I finally gave in and replaced my copy of The Best of the Doors today; the old one had something wrong with it that's prevented me from listening to it for almost 2 years now. If I've ever heard it on my good headphones before, then I don't remember it, because there have already been some surprises: the demented whispering on one track, or the enormous synth on "Waiting for the Sun" that makes it even more psychedelic than I remember. Oh, oops - plus I also have it turned up to 9 because I was listening to Godspeed right before this... heh.

Waiting eagerly to be back home so I can play "Riders on the Storm" at home; the sound of the tinkling Rhodes piano backgrounds is marvelous.

Happily, this is all even better than I remember.

4:26 PM
George reviews the forthcoming Godspeed release at Splendid.

1:39 AM
Note to self: new King Crimson Red-era remasters pushed back to later in October.

Other note to self: Labradford.

1:28 AM
Brief notes:

Heard The Sea and Cake's forthcoming (on October 3, same day as the new Radiohead, not that anyone would notice) album Oui tonight, or at least a good portion of it. I generally enjoy the one TSAC album I own, The Fawn, more each time I listen, but it's been slow going - I like it and all, but it's so unassuming that it's easy to move on to something else instead of focusing on it for any length of time. Also, at times I get the impression that the electronic tendencies were barely overplayed. Hearing Oui helped me make more sense out of this; it seems they do have a definitely less-synthy/drum-machiny side, and it's wonderful. This has led me to seek out their older LPs, which are by all accounts nifty.

Also, wanted to mention again how the more I listen to Amon Tobin's Permutation and Photek's Modus Operandi, the more surprising and engaging they become, as the myriad subtleties become more apparent. The best parallel I can think of is that of warming up to jazz - even after you enjoy jazz, you can still become much better at picking up on the subtle rhythmic interplay, etc., that goes into it. (Thinking here too that some music is just generally more subtle than other music.)

Which reminds me, especially on the new TSAC tracks I heard tonight, McEntire's drumming is amazing. Superhuman. Up there with say the most planned-out Photek track, but done live and by a guy with (I assume) just two arms. Amazing not only in a technical sense, though (that's so rock fan of me, right?) - amazing because his insanely timed beats and fills fit in perfectly, despite obviously being derived from drum n bass.

September 22, 2000

11:25 PM
Slight correction: the
essay I linked to below (3:23 AM) had the wrong link.

9:08 PM
Avant-skronk guitarist Henry Kaiser's website has a very cool feature, a bunch of recommendations where HK picks favorites. The result is perhaps more interesting than say a page of Damon Albarn picks, or something, because HK's music is generally thought to be more difficult, and thus it's nice to have some more clues about where his head is.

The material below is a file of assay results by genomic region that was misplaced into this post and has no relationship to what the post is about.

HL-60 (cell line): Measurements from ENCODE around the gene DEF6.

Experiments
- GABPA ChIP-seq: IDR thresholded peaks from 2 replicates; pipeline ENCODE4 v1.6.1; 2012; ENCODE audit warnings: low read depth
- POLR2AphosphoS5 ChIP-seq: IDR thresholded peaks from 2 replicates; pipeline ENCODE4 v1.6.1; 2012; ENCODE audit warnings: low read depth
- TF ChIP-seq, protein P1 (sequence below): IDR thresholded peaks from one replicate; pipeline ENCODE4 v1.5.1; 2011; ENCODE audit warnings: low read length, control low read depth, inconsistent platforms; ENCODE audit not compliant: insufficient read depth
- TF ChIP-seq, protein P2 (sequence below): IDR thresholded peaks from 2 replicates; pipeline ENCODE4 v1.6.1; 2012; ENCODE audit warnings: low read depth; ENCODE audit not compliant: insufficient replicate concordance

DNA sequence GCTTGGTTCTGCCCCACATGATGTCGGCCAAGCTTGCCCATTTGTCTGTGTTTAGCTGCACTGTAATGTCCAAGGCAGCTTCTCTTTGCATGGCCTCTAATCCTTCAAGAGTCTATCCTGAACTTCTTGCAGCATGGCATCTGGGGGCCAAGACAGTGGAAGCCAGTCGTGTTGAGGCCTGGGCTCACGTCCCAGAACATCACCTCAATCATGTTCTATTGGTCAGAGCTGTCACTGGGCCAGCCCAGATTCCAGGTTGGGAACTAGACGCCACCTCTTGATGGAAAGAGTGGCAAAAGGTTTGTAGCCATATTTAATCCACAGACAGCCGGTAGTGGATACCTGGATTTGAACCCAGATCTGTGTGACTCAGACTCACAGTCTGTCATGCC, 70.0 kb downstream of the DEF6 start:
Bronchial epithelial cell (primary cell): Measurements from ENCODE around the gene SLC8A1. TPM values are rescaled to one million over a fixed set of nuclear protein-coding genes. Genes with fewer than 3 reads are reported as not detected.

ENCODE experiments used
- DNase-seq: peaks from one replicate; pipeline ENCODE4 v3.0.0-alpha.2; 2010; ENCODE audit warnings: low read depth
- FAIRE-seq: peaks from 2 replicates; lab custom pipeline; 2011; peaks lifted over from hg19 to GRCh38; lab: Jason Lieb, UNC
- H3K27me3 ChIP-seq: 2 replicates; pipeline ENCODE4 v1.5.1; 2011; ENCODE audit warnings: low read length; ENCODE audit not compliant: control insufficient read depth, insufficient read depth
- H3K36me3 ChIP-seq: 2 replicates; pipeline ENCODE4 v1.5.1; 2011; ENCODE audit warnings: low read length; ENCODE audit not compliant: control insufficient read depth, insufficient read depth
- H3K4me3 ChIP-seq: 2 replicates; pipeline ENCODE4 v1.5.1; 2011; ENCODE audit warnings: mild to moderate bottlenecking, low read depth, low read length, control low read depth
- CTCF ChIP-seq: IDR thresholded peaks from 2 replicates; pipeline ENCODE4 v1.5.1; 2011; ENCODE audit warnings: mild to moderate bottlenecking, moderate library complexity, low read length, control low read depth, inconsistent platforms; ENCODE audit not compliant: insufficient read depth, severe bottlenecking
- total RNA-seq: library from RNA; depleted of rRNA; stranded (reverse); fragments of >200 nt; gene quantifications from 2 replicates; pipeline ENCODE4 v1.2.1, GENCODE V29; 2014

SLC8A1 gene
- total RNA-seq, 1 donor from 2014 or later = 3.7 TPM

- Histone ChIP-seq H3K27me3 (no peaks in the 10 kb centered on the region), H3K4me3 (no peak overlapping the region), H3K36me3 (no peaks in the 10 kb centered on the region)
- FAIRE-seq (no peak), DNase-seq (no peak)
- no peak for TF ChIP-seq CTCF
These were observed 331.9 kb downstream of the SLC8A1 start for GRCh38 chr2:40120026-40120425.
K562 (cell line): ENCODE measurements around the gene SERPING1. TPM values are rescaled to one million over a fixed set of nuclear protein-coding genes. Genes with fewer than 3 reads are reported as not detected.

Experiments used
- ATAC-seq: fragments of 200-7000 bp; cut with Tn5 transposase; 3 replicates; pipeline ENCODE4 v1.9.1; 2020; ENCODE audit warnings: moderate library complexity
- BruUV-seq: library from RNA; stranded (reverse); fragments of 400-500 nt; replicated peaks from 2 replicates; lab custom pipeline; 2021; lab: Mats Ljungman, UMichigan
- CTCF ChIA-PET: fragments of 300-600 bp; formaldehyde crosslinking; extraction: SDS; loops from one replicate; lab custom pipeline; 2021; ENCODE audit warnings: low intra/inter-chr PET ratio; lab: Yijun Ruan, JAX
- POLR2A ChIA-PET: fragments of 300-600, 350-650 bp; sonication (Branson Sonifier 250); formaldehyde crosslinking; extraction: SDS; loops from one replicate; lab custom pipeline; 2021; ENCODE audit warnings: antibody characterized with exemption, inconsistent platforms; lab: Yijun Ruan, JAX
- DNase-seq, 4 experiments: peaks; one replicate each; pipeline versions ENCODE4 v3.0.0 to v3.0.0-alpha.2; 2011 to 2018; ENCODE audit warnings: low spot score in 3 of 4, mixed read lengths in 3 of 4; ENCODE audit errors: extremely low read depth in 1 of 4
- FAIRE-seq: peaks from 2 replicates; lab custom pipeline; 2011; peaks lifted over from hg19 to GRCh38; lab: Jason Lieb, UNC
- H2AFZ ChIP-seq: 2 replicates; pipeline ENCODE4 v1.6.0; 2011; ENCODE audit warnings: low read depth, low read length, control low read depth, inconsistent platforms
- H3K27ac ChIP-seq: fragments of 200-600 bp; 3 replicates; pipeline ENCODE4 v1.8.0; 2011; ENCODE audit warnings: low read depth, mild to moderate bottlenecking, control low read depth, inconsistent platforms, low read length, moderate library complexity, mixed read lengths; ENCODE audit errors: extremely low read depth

3:27 AM
And along those lines, check out this academic article about the Five Percent Nation of Islam in rap music.

3:23 AM
Hmmm, maybe there is something to that overview below; but I think it jumbles the issues. See this essay about the ambiguous relationship between the Planets' second album, Blowout Comb, and the leftist politics they reference.

3:10 AM
Interview with the Planets' Doodlebug.

3:01 AM
I'm not quite sure of the purpose of this overview of Reachin' - its main argument (and it is making an argument) seems to be that the album is anti-white, pro-drug, pro-violence, etc. etc. That is, it tries to argue that the album is not very different from its contemporary gangsta rap. I think. Why one would want to do this, I'm not sure, because it also seems to be completely off-base. Still listening to the lyrics, but as far as I can tell they're uniformly positive, and violence is never advocated.

2:59 AM
The Planets like Herbie Hancock... "Escapism (Gettin' Free)" also samples from Hancock, again uncredited - the main bass sample is from is from the Headhunters version of "Watermelon Man", and the beginning has samples "African" funk-whistle section from that song.

September 21, 2000

10:40 PM
There's an impressive new paean to Game Theory's Lolita Nation up on the front page at
Dancing About Architecture.

8:46 PM
Digable Planets' Reachin' (A New Refutation of Time and Space) opens with an uncredited sample from Herbie Hancock's Sextant. The message: these insects, like Herbie's Mwandishi trilogy, are from another world.

1:16 PM
Jon has more to say:

Koko Taylor sings it as "Wang Dang Doodle".

That's all I'm saying.

10:48 AM
Observation about the final Morphine album, The Night:

The sound is subdued, compressed. Sandman plays more low, slowly thumping notes and fewer swaggering slides - in fact, there are fewer riffs all around. Dana Colley seems relegated to a minor role, compared to past albums. But he fills his role, when he appears, tastefully, often showing appreciable restraint (for example, in the title track).

The tension here seems to be due to a few things. Morphine's best songs have always walked a line between noirish, slinky "low rock" that used those qualities to hint at something seductive, possibly even seedy; and graceful, simple sketches. (When I say "sketches," I do it cautiously: there's something of the imagist poets' "image" as a complex of experience here, and something of the "haiku moment" to be found in good haiku, where an image simply presented and allowed to resonate with the viewer - in this case, listener.)

The best songs on this album seem to me to be the ones where they present those sketches. On the whole album, the sound seems to get at, or at least try to sometimes, contrary to what the songs call for, the same kind of emotional state that past great Morphine songs have, only, taken down a notch - more subdued, more resigned, more numb. But some songs are still songs in the tales-of-modern-urban-noir mold, and I can almost hear them straining against this new sound.